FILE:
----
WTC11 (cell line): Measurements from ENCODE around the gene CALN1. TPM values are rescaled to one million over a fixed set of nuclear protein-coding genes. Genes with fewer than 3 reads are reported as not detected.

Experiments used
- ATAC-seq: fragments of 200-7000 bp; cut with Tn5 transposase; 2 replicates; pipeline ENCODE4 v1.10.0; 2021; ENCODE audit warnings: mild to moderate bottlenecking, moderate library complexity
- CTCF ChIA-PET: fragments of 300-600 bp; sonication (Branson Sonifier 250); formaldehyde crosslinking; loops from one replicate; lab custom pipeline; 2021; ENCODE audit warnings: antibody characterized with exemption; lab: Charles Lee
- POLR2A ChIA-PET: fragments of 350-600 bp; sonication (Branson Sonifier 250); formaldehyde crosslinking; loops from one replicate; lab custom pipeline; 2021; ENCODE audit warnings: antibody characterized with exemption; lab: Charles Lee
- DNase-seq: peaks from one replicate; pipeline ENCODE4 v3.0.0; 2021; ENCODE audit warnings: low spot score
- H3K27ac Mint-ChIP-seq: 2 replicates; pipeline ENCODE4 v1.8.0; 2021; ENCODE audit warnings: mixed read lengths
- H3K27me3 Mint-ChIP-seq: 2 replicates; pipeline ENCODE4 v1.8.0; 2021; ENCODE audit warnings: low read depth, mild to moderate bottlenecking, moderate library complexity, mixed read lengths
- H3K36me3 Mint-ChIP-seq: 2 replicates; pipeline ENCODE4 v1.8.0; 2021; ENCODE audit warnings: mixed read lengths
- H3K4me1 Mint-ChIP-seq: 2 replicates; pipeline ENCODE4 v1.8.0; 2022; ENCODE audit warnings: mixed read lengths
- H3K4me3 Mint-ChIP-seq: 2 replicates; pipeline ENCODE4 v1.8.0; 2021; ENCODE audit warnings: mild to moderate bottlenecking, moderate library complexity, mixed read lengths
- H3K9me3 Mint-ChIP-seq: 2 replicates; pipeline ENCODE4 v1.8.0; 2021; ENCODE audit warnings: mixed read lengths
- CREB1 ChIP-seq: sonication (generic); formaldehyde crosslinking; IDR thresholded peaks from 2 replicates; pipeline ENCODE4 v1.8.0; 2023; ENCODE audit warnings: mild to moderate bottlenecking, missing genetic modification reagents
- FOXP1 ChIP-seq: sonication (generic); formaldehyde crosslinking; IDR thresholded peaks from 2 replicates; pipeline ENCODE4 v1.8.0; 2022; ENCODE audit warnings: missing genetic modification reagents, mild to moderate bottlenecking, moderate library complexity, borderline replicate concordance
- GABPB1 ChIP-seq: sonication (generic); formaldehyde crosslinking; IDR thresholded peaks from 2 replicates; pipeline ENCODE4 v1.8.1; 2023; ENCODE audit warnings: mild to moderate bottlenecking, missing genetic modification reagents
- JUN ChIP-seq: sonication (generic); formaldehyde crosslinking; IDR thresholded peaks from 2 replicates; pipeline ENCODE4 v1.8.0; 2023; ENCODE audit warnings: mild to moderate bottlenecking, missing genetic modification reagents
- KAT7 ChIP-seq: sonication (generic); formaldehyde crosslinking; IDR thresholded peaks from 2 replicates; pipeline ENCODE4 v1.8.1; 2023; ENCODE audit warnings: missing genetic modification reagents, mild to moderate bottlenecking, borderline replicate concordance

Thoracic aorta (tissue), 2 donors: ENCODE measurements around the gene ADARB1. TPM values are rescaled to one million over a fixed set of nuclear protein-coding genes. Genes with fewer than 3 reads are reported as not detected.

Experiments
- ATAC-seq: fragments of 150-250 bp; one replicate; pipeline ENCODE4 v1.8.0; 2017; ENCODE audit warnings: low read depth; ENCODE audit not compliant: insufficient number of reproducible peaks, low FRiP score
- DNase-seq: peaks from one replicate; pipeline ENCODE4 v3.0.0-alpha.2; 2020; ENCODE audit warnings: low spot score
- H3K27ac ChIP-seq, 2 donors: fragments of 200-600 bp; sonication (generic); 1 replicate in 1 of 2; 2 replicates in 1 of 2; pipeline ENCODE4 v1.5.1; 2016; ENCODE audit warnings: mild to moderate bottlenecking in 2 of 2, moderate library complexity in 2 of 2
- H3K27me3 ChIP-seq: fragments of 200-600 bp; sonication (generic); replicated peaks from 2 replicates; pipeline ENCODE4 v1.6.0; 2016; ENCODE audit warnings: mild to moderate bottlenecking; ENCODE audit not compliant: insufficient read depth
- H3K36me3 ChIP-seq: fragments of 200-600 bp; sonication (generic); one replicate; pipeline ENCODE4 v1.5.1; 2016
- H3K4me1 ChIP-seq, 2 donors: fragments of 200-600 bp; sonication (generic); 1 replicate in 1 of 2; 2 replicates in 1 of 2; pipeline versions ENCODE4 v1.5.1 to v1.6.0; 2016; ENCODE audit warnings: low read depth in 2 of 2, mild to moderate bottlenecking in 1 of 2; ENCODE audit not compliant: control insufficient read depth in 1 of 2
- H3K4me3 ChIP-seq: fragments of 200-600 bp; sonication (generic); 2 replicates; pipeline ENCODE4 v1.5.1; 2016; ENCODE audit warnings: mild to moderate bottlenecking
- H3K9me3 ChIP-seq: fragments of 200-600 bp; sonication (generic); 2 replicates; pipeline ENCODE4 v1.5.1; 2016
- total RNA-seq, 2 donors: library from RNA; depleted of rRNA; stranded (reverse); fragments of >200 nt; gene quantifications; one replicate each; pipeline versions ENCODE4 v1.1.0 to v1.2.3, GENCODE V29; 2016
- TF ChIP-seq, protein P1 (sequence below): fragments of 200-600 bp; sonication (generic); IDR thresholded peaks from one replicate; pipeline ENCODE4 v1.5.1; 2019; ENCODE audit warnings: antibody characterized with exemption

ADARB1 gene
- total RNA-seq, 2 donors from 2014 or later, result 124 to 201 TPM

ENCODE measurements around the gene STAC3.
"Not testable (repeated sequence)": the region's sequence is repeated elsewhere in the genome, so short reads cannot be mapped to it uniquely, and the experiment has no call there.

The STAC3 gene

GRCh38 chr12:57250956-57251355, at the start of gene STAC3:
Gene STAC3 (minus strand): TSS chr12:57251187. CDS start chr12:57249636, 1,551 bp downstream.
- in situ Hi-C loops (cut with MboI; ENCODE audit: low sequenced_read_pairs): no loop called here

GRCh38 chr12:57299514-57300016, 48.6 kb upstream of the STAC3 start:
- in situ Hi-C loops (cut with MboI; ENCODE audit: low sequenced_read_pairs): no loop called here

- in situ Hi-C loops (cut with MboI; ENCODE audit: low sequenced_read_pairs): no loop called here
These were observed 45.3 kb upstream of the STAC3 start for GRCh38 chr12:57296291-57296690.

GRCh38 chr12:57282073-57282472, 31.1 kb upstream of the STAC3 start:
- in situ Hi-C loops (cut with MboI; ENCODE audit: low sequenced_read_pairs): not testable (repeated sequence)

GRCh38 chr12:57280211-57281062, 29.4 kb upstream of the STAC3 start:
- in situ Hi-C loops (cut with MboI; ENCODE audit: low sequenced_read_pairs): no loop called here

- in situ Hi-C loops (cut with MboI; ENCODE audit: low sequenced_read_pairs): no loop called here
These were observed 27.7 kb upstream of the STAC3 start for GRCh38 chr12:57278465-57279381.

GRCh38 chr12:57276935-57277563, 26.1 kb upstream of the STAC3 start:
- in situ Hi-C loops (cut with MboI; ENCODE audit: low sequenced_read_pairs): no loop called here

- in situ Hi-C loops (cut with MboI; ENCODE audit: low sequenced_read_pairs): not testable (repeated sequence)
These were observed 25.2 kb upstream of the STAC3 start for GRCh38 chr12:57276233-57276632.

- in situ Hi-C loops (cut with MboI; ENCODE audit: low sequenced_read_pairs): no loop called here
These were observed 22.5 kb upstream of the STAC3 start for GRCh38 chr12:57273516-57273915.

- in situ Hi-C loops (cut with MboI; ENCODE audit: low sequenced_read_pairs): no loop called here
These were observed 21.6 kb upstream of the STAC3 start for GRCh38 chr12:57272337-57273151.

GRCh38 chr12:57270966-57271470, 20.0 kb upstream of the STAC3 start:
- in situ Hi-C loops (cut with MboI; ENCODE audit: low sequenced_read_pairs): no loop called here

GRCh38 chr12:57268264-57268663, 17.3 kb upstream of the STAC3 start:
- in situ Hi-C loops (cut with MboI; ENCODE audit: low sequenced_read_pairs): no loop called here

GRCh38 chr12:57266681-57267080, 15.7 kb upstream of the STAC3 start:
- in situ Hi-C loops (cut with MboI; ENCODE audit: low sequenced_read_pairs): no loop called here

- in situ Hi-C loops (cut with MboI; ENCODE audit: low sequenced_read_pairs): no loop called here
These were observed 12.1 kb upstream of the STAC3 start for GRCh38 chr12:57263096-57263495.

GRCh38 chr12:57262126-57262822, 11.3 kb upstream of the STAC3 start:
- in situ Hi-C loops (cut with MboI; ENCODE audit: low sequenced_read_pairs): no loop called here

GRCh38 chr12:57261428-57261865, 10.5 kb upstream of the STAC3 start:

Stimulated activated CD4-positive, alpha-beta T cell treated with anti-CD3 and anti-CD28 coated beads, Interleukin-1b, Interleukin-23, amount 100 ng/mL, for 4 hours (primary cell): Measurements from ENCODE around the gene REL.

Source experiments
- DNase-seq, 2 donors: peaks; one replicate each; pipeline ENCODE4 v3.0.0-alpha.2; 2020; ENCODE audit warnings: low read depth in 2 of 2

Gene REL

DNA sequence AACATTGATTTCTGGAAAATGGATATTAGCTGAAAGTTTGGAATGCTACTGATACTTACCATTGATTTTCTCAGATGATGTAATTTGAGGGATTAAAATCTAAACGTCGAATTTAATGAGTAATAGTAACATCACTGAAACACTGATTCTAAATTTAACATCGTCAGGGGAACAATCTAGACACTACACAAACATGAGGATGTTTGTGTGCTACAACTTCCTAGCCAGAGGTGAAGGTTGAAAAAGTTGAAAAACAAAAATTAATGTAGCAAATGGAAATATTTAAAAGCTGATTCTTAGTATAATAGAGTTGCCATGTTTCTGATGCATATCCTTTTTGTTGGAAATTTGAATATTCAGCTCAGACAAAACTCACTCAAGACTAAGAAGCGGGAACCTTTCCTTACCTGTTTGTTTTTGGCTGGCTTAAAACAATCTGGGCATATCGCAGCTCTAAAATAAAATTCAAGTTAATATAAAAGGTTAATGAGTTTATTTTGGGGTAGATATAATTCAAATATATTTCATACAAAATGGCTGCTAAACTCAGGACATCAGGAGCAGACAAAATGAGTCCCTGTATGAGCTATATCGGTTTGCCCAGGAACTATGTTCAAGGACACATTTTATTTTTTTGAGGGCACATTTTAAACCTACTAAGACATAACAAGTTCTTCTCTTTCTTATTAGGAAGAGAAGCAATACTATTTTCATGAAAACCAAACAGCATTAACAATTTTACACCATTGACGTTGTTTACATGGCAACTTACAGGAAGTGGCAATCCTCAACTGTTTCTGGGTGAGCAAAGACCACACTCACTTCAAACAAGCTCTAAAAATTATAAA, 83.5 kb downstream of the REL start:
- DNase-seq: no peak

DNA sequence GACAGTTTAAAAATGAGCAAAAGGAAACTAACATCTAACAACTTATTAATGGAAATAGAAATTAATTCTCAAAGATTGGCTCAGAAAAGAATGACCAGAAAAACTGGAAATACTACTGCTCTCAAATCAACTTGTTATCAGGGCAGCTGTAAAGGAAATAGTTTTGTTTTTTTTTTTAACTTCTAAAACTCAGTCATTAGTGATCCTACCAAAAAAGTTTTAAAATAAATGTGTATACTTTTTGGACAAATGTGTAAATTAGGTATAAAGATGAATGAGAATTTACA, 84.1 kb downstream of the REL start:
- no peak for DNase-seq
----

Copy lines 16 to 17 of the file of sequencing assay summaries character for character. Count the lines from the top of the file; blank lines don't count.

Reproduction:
- JUN ChIP-seq: sonication (generic); formaldehyde crosslinking; IDR thresholded peaks from 2 replicates; pipeline ENCODE4 v1.8.0; 2023; ENCODE audit warnings: mild to moderate bottlenecking, missing genetic modification reagents
- KAT7 ChIP-seq: sonication (generic); formaldehyde crosslinking; IDR thresholded peaks from 2 replicates; pipeline ENCODE4 v1.8.1; 2023; ENCODE audit warnings: missing genetic modification reagents, mild to moderate bottlenecking, borderline replicate concordance